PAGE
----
Originality/value

The current research contributes to the literature by defining green IC as an antecedent and GHRM as an intervening variable for EP. In addition, this study underlines the significance of GHC as a valuable intangible asset for the achievement of environmental sustainability. It also illustrates the importance of GRC, which creates an exchange partnership with the stakeholders to promote corporate environmentalism.

Details

Journal of Intellectual Capital, vol. ahead-of-print no. ahead-of-print
Type: Research Article
ISSN: 1469-1930

Keywords

To view the access options for this content please click here
Article
Publication date: 25 September 2009

M.R. Baharum and M. Pitt

The purpose of this paper is to consider how a facilities management (FM) organisation can strategically manage its intellectual capital with regard to environmental…

Abstract

Purpose

The purpose of this paper is to consider how a facilities management (FM) organisation can strategically manage its intellectual capital with regard to environmental management services and to suggest a conceptual strategy for determining FM intangible assets' competitiveness and performance.

Design/methodology/approach

This paper is based on a literature review of published work within the industry in relation to environmental issues and FM knowledge management, forming a basis for a further research paradigm.

Findings

Building on the resource‐based view of the FM organisation, the FM intellectual capital framework is referred to emphasize the significance of green strategy in its knowledge components.

Research limitations/implications

This paper emphasizes the importance of FM intellectual capital in achieving overall sustainability and profitability to an organisation. However, due to limitations of experience within the FM knowledge perspective, it will take a while before significant results can be provided in proof of this.

Practical implications

This paper establishes an imperative approach about FM knowledge capital capability to drive a greater environmental effectiveness and to reduce liability from a pertinent environmental directive.

Originality/value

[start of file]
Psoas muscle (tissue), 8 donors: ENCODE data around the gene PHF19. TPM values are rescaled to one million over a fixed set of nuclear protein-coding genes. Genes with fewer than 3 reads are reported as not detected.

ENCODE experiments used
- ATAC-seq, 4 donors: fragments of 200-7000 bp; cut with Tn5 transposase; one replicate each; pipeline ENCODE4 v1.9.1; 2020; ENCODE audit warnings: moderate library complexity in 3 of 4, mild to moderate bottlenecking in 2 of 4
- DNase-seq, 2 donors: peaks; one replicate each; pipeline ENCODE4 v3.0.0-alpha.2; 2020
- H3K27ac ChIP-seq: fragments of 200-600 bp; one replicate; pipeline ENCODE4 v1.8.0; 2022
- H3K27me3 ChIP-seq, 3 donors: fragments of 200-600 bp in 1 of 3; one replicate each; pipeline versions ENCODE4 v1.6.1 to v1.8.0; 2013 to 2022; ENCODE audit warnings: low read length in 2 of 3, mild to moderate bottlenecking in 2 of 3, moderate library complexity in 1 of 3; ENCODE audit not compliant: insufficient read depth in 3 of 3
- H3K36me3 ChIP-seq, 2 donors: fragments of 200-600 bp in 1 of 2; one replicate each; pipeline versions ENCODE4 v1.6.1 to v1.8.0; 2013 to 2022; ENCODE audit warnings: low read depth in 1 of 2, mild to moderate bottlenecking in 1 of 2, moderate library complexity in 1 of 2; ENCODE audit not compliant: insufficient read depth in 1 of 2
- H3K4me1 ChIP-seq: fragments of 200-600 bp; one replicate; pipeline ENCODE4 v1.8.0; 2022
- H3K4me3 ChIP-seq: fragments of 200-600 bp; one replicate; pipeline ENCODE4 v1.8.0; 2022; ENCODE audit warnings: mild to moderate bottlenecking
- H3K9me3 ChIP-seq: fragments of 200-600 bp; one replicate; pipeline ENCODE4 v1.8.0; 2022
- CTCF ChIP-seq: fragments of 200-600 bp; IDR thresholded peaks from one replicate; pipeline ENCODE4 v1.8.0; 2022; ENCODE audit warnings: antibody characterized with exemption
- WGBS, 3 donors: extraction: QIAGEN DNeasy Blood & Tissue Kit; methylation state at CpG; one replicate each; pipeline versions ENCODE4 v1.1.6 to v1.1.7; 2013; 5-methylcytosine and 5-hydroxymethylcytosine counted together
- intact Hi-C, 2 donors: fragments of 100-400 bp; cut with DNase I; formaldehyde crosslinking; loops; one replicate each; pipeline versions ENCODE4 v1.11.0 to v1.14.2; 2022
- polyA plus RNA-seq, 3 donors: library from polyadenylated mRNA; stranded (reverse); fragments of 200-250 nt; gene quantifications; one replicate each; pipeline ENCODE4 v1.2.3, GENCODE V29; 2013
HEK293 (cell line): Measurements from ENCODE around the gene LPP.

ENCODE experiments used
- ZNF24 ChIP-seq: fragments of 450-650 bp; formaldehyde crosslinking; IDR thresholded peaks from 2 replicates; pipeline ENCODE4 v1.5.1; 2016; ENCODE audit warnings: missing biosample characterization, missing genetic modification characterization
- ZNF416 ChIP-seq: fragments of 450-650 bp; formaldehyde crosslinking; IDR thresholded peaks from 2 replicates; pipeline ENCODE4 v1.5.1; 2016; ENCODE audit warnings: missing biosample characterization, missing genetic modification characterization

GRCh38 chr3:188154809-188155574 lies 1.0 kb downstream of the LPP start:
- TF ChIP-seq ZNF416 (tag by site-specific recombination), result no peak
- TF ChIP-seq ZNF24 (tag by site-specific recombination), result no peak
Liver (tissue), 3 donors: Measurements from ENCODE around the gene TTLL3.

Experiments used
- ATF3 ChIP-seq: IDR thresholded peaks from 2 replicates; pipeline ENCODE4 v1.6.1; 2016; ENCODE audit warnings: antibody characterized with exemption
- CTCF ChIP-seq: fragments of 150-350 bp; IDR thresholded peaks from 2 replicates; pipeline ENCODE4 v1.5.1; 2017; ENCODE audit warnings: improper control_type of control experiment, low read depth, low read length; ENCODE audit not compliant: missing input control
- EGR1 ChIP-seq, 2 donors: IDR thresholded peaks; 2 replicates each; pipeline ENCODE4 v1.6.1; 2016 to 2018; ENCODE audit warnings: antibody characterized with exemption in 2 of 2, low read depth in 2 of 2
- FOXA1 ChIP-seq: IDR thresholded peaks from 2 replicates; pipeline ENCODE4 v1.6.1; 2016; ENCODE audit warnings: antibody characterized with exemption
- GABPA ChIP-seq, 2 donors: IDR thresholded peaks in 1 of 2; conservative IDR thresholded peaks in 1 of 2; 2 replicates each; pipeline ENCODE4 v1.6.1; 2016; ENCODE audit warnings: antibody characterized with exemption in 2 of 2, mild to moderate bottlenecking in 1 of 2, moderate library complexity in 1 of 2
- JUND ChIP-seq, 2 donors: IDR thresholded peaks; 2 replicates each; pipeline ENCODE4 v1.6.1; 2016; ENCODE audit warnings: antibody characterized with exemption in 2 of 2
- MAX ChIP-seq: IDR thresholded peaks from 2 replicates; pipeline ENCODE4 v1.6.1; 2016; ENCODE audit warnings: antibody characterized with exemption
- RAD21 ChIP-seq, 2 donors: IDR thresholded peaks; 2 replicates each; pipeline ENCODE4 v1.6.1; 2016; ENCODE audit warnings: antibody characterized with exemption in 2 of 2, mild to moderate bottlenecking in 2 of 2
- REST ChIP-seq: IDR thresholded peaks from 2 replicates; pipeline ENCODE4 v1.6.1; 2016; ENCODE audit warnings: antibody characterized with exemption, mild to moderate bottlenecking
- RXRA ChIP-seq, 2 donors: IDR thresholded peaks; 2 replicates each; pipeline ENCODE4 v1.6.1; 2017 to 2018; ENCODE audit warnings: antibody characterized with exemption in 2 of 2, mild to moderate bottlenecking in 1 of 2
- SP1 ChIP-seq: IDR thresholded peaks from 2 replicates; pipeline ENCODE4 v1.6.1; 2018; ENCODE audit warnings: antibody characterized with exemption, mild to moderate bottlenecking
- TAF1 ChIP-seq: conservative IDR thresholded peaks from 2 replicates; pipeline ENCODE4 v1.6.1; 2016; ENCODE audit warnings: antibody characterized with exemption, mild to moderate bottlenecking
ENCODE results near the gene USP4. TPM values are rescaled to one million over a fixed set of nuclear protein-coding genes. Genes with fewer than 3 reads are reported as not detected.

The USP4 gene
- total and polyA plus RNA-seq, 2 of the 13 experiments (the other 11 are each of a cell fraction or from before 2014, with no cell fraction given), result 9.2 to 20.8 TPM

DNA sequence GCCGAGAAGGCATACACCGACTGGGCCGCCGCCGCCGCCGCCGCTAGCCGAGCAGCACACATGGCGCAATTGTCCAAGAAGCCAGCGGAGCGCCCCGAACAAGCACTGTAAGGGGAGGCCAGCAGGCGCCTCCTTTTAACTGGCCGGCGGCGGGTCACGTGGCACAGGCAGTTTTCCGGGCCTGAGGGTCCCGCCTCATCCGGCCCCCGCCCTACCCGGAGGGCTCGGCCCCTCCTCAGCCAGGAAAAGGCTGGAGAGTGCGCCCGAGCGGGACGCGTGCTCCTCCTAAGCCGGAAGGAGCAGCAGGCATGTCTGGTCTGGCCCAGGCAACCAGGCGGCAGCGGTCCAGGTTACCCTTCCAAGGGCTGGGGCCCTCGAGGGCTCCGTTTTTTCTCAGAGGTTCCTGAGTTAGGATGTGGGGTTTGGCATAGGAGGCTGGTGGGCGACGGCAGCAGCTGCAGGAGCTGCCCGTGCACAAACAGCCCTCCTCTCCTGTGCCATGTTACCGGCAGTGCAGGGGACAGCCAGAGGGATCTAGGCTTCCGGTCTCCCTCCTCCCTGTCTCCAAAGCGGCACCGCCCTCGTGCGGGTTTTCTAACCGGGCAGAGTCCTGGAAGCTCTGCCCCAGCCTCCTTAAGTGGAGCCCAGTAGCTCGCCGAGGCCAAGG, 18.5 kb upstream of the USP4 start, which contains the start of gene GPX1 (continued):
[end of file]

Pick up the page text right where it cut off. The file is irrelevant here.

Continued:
This paper theoretically evaluates the importance of FM intangible assets to the development of environmental management by an FM firm.

Details

Journal of Facilities Management, vol. 7 no. 4
Type: Research Article
ISSN: 1472-5967

Keywords

To view the access options for this content please click here
Article
Publication date: 12 April 2021

Elisabeth Albertini

Environmental capabilities, allowing companies to carry out their productive activities in ways that limit damage to natural environment, are at the heart of the fourth…

Abstract

Purpose

Environmental capabilities, allowing companies to carry out their productive activities in ways that limit damage to natural environment, are at the heart of the fourth stage of research in intellectual capital. Accordingly, the purpose of this research is to explore firm's current environmental capabilities, disclosed by managers through corporate messages, that participate to the development of sustainable intellectual capital (SIC).

Design/methodology/approach

With this in mind, we first conducted a lexical content analysis followed by a thematic content analysis of 241 letters to shareholders from the CEOs of major European companies published in 2016.

Findings

The lexical content analysis reveals that managers of major European companies have developed green alliances to address the energy transition challenge by modifying their manufacturing processes. The thematic content analysis of the CEOs discourse highlights that managerial competencies, continuous innovation and stakeholder integration are key environmental capabilities that matter to CEOs.

Research limitations/implications

This study contributes to the fourth stage of research on IC highlighting the environmental capabilities and resources that are disclosed by companies in their corporate communication. Our results enhance the understanding on how environmental capabilities and resources enhance the human, organizational, technological and relational sustainable intellectual capital.

Practical implications

This research highlights the importance of green alliances that allow companies to address the challenge of the ecological transition. In this context, the continuous innovation capability seems to be a fruitful way of gaining competitive advantage in this challenge.

Originality/value

This paper provides a detailed description of the environmental capabilities that participate to the development of the human, technological and relational SIC.

Details

Journal of Intellectual Capital, vol. ahead-of-print no. ahead-of-print
Type: Research Article
ISSN: 1469-1930

Keywords

1 – 10 of over 5000